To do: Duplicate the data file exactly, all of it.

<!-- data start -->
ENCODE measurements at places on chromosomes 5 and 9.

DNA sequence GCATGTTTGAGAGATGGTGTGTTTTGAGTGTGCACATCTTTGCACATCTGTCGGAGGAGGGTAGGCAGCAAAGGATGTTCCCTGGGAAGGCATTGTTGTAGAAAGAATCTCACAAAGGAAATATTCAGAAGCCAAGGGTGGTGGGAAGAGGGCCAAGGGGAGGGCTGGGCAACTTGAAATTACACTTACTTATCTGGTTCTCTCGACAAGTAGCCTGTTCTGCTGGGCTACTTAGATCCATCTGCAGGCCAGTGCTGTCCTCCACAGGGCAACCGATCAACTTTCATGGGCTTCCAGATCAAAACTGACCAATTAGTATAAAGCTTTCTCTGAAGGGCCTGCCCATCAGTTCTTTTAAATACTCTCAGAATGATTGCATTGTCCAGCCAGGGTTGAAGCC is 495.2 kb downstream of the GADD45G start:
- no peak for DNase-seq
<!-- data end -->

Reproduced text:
ENCODE measurements at places on chromosomes 5 and 9.

DNA sequence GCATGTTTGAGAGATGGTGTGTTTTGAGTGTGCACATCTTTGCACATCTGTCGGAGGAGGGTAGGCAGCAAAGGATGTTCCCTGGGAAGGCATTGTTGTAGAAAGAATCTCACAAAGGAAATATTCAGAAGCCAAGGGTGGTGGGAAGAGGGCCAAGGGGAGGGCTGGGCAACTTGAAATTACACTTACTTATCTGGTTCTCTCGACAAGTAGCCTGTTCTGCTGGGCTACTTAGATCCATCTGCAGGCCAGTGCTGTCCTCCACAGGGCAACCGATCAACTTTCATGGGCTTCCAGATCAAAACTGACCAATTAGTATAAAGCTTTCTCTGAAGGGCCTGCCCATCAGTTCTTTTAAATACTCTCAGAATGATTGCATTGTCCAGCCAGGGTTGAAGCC is 495.2 kb downstream of the GADD45G start:
- no peak for DNase-seq